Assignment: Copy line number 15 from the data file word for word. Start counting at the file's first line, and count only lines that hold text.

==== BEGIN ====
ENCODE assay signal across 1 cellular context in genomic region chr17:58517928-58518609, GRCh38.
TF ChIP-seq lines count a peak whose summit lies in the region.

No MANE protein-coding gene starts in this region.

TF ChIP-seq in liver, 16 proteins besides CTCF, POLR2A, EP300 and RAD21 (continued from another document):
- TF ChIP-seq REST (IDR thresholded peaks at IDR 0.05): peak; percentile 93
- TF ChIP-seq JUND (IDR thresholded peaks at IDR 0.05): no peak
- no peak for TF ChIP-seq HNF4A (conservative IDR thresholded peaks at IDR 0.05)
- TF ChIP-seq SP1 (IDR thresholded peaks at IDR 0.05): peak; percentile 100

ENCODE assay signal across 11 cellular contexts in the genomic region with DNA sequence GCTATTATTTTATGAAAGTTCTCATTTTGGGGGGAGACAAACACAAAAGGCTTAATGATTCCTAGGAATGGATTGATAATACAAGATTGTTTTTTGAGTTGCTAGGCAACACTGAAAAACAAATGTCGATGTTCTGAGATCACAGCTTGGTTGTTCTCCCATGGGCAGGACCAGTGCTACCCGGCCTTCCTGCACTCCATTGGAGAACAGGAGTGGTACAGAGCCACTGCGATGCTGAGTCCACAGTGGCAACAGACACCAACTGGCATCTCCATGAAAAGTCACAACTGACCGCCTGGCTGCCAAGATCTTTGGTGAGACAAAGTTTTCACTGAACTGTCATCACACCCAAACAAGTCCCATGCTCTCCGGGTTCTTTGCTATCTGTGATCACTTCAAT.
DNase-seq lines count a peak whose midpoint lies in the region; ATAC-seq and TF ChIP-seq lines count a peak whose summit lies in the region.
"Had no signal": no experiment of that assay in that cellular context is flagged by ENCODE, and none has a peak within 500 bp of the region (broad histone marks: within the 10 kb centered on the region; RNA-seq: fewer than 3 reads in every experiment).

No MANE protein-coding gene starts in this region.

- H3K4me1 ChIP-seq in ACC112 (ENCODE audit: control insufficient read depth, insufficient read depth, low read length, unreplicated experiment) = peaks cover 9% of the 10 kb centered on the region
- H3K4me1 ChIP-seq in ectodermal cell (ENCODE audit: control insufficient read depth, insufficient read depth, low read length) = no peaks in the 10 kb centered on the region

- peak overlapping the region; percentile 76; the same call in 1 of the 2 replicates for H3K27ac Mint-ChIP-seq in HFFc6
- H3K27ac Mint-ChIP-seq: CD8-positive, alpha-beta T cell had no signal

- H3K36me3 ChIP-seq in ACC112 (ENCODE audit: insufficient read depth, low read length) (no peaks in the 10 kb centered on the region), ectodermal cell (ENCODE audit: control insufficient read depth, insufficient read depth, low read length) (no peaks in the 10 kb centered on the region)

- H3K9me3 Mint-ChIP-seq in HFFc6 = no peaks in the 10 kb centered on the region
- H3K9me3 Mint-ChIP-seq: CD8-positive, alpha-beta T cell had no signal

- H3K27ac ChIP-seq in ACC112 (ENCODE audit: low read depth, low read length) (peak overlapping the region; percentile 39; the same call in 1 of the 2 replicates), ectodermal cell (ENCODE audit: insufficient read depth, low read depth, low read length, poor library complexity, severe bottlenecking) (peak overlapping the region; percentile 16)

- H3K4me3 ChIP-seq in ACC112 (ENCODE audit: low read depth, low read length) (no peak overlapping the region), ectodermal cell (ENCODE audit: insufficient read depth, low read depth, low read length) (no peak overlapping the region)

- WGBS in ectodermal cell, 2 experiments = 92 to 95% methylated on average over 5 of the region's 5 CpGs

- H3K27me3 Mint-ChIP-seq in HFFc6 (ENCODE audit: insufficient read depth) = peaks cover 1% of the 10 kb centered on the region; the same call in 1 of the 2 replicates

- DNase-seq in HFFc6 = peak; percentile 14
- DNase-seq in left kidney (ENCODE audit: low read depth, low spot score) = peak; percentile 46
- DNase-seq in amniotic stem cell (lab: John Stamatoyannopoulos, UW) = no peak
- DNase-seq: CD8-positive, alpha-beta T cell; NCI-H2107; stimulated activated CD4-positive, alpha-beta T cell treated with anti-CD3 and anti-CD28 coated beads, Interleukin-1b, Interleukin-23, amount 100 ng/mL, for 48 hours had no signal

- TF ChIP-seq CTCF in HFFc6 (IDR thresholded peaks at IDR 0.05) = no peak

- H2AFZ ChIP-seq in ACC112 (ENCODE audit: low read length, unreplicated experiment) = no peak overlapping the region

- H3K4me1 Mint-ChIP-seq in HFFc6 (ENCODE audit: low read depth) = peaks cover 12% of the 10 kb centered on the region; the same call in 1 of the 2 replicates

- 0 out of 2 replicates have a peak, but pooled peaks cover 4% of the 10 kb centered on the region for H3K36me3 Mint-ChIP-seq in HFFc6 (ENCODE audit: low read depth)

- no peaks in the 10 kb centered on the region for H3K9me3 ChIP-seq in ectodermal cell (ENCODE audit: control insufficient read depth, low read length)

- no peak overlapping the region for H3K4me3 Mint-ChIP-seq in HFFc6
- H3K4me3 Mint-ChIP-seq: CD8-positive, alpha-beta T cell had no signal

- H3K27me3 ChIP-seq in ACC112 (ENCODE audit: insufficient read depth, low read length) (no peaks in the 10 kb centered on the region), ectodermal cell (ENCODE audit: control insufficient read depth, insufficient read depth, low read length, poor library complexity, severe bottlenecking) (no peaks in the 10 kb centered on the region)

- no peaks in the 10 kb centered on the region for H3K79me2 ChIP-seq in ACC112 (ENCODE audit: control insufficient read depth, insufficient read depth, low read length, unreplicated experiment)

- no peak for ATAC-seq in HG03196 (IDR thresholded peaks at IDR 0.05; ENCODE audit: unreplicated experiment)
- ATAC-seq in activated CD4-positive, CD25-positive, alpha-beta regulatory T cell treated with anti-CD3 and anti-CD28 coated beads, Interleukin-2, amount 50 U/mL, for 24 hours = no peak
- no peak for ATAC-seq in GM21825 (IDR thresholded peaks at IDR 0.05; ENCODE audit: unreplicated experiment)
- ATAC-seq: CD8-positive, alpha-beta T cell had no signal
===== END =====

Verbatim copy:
- peak overlapping the region; percentile 76; the same call in 1 of the 2 replicates for H3K27ac Mint-ChIP-seq in HFFc6